Virtual reality tour provides tantalising glimpse of the future at Tottenham’s new stadium

The bar area in the east lower stand

The bar area in the east lower stand - Credit: Archant

Regulars at White Hart Lane this season will have seen the giant outer wall of the new stadium quickly enveloping the current ground – and it is now clear that the inside of Tottenham’s new home will be just as impressive when the final lick of paint is applied.

The Tunnel Club, where images of the members of Spurs' starting line-up will appear on the wall and

The Tunnel Club, where images of the members of Spurs' starting line-up will appear on the wall and supporters will be able to see the players heading from the dressing room to the pitch - Credit: Archant

Almost 18 months before the new arena is due to open, Spurs are using state-of-the-art virtual reality technology to provide a tantalising glimpse of what the future will look like.

Supporters can now sit down at Tottenham’s Lilywhite House, next to the construction site, don a pair of futuristic goggles and literally look around the new stadium, getting a spell-binding preview of what a home matchday will look like from August 2018 onwards.

Using a remote control, fans can ‘walk’ through the hospitality lounges and take in the spectacular views and vistas from a range of vantage points and angles.

It is certainly an experience that whets the appetite.

The H Club will offer Michelin star calibre dining

The H Club will offer Michelin star calibre dining - Credit: Archant

For those who are accustomed to the relative intimacy of the Lane, with its 36,000 capacity, the size and scale of the ground is instantly remarkable in itself.

The new 61,000-seater arena will be the biggest club stadium in London, and it includes a 17,000-seater single tier stand – the largest of its kind in the UK.

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That is a particularly impressive sight, stretching high into the ether, and the hope is that it will create a wall of sound and contribute to a stirring atmosphere.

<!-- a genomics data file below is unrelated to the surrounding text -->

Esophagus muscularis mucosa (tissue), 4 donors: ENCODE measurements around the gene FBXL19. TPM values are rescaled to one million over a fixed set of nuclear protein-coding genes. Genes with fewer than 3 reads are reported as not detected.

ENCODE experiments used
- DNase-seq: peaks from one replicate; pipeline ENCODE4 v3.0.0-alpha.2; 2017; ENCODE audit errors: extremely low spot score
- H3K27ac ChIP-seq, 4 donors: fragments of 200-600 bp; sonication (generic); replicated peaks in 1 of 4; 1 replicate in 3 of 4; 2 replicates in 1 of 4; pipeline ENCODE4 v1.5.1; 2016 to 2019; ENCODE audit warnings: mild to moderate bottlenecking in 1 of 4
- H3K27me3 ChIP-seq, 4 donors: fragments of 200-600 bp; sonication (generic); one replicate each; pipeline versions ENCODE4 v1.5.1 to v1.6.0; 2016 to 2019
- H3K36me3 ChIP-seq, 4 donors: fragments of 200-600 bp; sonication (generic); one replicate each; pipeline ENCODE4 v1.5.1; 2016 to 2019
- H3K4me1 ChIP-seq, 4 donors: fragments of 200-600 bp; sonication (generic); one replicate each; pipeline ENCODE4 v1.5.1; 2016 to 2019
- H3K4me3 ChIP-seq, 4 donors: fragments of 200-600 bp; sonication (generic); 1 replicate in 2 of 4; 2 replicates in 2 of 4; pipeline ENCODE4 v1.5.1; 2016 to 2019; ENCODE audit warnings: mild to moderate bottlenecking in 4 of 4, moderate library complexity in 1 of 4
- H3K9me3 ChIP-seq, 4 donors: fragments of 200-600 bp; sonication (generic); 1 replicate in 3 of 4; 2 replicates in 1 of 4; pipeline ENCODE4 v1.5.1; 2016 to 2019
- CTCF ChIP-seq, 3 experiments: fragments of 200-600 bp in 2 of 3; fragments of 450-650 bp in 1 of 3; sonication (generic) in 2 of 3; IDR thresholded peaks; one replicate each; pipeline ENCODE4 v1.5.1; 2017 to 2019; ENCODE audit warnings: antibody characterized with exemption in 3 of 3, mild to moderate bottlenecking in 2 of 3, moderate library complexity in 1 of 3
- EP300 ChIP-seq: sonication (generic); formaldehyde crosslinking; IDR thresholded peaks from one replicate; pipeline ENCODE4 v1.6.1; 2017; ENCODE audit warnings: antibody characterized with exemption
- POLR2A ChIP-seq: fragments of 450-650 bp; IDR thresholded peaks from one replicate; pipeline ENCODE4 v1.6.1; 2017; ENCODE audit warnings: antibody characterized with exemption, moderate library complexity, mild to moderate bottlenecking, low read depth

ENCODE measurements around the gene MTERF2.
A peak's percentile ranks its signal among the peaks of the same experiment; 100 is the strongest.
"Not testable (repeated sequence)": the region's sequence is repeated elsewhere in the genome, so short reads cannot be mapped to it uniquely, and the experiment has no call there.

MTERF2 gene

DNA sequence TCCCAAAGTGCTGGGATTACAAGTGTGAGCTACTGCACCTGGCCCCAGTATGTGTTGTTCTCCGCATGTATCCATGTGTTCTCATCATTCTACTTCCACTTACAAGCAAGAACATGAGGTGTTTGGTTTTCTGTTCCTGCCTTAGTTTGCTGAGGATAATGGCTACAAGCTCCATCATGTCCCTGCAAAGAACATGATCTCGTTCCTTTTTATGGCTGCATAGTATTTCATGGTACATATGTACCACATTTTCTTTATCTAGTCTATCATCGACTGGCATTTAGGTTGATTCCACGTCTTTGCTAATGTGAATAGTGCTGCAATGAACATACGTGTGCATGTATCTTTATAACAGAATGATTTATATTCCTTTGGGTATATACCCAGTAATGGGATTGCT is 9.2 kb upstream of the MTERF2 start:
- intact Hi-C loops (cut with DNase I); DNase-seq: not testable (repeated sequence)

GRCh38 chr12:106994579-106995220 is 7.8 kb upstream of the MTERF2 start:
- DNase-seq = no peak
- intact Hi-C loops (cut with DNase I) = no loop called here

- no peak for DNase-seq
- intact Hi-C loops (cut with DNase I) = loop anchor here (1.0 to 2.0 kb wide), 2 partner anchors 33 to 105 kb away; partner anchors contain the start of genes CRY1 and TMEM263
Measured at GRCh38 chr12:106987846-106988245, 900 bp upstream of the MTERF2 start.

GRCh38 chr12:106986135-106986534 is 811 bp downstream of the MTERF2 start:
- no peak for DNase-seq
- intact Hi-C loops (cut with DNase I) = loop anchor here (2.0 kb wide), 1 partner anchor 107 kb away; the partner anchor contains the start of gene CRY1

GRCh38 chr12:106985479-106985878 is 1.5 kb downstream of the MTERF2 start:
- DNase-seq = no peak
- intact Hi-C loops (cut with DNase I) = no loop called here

For those supporters who can afford a more luxurious experience, the Tunnel Club has some nice touches.

For starters, images of the members of Spurs’ starting XI will be lined up along the walls – and the fans will be able to see into the players’ tunnel, through one-way glass.

That innovation could backfire, of course. It is surely only a matter of time before there is an altercation between the pitch and the dressing room which is captured on a camera phone.

“It is dangerous, because a lot of things happen in the tunnel,” said Mauricio Pochettino with a smile. “And for that, it’ll be very expensive!”

Asked what he has seen in the tunnel, during his career as a player and a manager, the Argentinian replied: “I cannot tell you. You need to buy a seat!”

The prospect of being privy to such moments, behind the scenes, is certainly enticing, but it will be unaffordable for most supporters.

Prices at the Tunnel Club start at £339 per person per event (not including the membership fee), and the H Club – which will offer Michelin star-calibre dining experiences - is even more expensive (from £535 per person per event).

But these are the most exclusive premium options and the average punter is likely to be more excited by the fact that Spurs’ new home will include the longest general admission bar in a UK stadium at 86.8 metres.

Provision will also be made for the world’s first stadium micro-brewery and in-house bakery. One million pints of craft beer can be produced each year, and they can be poured at a speed of 10,000 pints per minute, while the bakery will produce artisan breads and pastries for every food outlet on the site.

The stadium project has been a long-running saga and the estimated cost has risen substantially from £450million to £750m, while an emotional farewell to White Hart Lane is on the horizon.

However, judging by the stunning preview that is now available next door, the wait, cost and upheaval will certainly be worth it in the end.

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